You know, I think as we get older, I don’t want to say we are dated because we are definitely not dated; I’m more excited about the band now than I ever have been and everybody’s been really just feeling grateful and excited and absorbed by what we’re doing. But I think as the years go by, we get to see things and experience things that maybe demystify just being a band and what it means and what actually matters. I think we are getting more comfortable with what we’re okay at and what we’re good at, and we are just seeking to expand on that. And I think Spencer has a really good plan for us in terms of where he wants our sound to go and what feels fresh to us. I think because we’ve been touring for so long and because we’ve been watching bands and listening to music like this for so long, I’m appreciating the perspective that we’ve gained in feeling a burnout on metal. It’s like, I’m glad, it feels good. I’m still excited in watching other bands, but for us, I think new avenues are keeping things interesting for us.
The creative process was pretty organic on this one. I never really felt like we were trying super hard to be something, but I really feel like on this one, we were really not trying to be anything. We were just being ourselves and trying to excel in what we like and what we appreciate in music. It really feels like the least gimmicky record to me and I don’t know how people are going to digest it either, I really don’t, and I’m really curious about that. It’s just a weird feeling; I don’t know what people want it to be or what people like. It doesn’t matter to us, you know what I mean? It’s important not to care about that stuff.
On that note, do you feel like this record is the truest representation of Full of Hell’s sound as you intended?
I think so, for sure. It’s funny though, I feel like I’ve said that like… It’s the kind of thing, I’m really into making sure I’m progressing and I want to see progress every time, so it’s a thing I’ve said over and over, I feel like. But again, as you get older, you realize what tiny steps are and what big steps are, and this one just feels really natural. I feel like this one is a crystallizing time for us. The cool part is that it’s kind of like setting a table, in a way, for what’s to come. I feel like there is so much more to do, that’s the best part to me. It seems like for a band, you are going to run out of ammo or you are going to repeat yourself over and over. And at least for us, personally, I don’t feel we’re there yet, we are not repeating ourselves, you know?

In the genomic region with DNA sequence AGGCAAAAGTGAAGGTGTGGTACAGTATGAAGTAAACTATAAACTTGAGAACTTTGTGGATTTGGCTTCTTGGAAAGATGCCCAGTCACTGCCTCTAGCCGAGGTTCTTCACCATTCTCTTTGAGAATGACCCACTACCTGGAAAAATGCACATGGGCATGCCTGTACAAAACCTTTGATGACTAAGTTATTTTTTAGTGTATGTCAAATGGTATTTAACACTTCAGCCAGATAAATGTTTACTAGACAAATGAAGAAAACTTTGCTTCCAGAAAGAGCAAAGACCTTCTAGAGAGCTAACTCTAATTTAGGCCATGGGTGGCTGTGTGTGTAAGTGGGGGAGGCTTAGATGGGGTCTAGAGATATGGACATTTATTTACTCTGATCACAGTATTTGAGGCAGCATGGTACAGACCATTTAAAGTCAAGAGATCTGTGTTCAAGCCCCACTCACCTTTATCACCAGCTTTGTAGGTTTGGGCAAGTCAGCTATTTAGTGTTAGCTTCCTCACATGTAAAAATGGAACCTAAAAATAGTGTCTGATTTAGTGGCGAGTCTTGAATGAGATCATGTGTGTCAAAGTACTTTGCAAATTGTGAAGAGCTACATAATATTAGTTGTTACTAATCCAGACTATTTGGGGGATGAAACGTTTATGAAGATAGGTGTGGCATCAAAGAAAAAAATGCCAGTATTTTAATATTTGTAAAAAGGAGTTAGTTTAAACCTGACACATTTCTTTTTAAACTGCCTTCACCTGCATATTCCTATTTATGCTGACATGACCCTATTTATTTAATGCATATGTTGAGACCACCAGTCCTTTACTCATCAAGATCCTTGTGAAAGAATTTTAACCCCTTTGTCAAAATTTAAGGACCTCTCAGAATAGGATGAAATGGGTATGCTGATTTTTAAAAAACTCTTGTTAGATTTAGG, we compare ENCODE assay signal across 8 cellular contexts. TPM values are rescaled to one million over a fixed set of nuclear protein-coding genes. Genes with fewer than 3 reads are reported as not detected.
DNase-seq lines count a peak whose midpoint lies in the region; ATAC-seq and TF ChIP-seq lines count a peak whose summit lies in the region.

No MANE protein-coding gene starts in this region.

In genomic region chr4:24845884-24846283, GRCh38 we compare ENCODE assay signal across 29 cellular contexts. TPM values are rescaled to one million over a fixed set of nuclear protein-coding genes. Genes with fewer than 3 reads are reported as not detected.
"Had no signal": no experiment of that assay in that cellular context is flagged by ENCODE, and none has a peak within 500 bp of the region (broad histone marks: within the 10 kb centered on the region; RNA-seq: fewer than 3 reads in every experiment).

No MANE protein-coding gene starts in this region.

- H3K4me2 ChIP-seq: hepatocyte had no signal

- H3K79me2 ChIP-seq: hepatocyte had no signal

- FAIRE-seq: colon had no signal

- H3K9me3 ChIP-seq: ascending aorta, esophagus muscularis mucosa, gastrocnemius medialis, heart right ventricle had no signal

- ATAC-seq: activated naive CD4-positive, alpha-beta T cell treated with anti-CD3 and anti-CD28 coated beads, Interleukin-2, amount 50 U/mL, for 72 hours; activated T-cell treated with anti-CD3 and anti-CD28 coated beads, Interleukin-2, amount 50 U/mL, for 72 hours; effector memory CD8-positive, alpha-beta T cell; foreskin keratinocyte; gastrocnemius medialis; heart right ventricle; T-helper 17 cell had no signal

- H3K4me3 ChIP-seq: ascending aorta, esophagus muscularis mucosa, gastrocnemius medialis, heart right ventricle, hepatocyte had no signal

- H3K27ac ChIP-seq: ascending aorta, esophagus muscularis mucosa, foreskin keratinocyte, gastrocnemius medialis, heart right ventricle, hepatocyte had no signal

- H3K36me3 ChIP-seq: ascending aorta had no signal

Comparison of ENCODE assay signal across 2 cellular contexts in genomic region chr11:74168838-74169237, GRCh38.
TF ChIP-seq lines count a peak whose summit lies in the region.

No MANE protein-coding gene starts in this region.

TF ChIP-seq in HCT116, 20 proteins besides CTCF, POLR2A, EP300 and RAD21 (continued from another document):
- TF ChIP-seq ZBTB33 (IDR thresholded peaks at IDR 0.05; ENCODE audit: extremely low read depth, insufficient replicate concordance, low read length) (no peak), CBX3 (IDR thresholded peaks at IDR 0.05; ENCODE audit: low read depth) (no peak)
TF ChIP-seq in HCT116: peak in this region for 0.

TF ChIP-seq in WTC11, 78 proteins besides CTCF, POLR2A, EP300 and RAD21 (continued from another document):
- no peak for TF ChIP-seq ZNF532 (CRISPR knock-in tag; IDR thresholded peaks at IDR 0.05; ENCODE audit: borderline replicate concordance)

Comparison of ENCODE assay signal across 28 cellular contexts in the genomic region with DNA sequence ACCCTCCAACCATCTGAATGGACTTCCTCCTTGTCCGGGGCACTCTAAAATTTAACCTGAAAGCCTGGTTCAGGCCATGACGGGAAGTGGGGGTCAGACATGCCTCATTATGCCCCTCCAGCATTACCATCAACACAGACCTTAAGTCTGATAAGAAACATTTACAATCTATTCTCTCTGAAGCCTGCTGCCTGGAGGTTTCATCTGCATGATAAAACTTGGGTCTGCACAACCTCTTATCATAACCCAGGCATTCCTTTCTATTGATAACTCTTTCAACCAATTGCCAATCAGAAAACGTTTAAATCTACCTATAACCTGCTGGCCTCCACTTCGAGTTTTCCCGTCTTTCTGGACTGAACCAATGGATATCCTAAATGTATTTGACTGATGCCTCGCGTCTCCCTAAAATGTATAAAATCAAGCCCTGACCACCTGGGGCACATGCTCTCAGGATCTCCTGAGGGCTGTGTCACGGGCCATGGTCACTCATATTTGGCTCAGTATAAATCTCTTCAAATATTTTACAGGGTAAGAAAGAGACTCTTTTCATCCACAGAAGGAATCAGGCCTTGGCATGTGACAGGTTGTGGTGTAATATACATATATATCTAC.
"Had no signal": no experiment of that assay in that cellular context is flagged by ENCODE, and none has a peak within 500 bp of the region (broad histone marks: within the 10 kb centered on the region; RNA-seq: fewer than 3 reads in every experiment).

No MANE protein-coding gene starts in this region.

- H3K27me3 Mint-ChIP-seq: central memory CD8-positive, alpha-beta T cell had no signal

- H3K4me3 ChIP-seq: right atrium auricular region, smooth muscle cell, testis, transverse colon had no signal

“I never really felt like we were trying super hard to be something, but I really feel like on this one, we were really not trying to be anything. We were just being ourselves and trying to excel in what we like and what we appreciate in music.”
Earlier you mentioned Seth Manchester, who also produced this new record at Machines With Magnets. How was it working with Seth and what do you feel he brought to the table in terms of recording and production?
He is a genius; I think he has a lot of insight because he is not a metal guy. Working with Kurt Ballou was fucking awesome; he is a genius and he really knows how to produce records, how to get great sounds and everything. But working with Seth on The Body collaborations, we knew he was the good place for us to go, because we did want someone maybe outside of the aggressive music spectrum. Obviously, he does The Body, Daughters, Lightning Bolt and whatever else, and that music can be loud and progressive, but Seth doesn’t come from a metal place and I think his insight outside of that just gives it a fresh perspective, you know? Because sometimes you can just get swamped and surrounded by all this stuff, and you just don’t want to repeat yourself. And I think some of the biggest things he brought to the table were just these little nudges to try and maybe give a little more space here and there or provide more ear candy here and there, and the way he EQ’d all of our stuff, I really liked dynamically how it sounds. As we finished, he said, “next time, let’s make a weird Full of Hell record”. It’s exciting because this was like us getting used to work with him, so next time I’m sure it will be an absolute freak show.
It will be even crazier than it already is.